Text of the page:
ChatGPT's edits weren't exactly tailored to the job description. I nudged the chatbot with a follow-up message, "Can you please optimize my resume for the job description I gave you?" and it did slightly better. This points to the well-known weakness of large language models (LLM): you get better results if you keep adjusting your prompts, but most people don't have time to become professional prompt engineers.
ChatGPT didn't suggest key elements like a Resume Summary or Skills section. By asking directly in a subsequent chat message, I got a Resume Summary, but it missed the mark compared to JobSearch.Coach. For example, it mentioned C++ that the job description didn't list, while JobSearch.Coach mentioned system architecture and innovation, both featured prominently in the job description.
ChatGPT didn't recommend any ATS keywords. It overlooked glaring resume errors like an unprofessional email address (firstname.lastname@example.org), atrocious cliches ("I am a self-motivated team player equipped with problem-solving and analytical skills"), and irrelevant hobbies (LARP). It also didn't advise removing unrelated old jobs or coursework, something JobSearch.Coach did. But hey, it did fix a typo!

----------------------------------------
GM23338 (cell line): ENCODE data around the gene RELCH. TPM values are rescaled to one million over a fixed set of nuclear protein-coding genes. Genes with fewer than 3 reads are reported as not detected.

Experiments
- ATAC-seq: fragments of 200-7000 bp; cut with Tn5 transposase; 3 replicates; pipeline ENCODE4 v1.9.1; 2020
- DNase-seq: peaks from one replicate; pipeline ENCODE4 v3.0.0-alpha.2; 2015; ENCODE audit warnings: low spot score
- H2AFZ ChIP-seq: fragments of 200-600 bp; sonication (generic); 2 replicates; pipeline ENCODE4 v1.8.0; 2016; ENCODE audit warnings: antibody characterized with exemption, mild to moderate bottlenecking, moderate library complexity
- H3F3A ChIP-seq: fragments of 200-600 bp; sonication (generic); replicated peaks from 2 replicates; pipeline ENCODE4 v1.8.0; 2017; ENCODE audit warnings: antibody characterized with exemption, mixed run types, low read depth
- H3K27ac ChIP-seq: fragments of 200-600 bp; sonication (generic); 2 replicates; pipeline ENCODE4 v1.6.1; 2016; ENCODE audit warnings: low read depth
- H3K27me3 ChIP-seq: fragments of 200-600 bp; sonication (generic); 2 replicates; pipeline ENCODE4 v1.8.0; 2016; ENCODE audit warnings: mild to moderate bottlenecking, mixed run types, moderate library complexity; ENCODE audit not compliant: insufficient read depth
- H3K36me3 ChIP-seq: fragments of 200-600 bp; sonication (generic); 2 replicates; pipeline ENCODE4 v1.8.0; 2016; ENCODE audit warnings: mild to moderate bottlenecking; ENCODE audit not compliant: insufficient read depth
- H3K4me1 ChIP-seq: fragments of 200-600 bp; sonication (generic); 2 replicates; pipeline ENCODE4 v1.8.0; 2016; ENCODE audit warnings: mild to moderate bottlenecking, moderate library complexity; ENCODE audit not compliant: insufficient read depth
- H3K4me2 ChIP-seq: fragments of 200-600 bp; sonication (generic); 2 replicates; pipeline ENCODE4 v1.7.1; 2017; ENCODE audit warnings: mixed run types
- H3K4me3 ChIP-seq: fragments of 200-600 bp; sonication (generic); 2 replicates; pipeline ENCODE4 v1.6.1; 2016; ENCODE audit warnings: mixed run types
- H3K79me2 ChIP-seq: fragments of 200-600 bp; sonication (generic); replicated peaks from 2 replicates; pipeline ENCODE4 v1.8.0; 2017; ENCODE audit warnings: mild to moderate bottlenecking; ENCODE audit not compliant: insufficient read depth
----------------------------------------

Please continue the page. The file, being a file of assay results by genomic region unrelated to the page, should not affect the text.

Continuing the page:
On the bright side, ChatGPT was fast. And the copyedited resume was ready to be copy-pasted into Google Docs or Word. ChatGPT would get the perfect score if it could open my resume file and return a new version with my formatting in place.
Kudos where it's due – ChatGPT stayed grounded in reality. No hallucinations. Just straightforward, if somewhat basic, resume copyediting.
Let's start with the basics – uploading files. Unfortunately, Copilot won't let you upload .docx or .pdf files. I had to copy and paste the resume and job description manually. But there's a catch: Copilot has a 2000-character limit. I tried feeding it resume chunks with this prompt: "Now I will put different sections of the job description and resume in the chat. After each message, just say 'Acknowledged'. After I tell you that all the messages have passed through, you can read the job description and resume, and optimize the resume." Although the prompt mostly worked, the impatient bot often jumped the gun, trying to optimize a resume it hasn't received yet.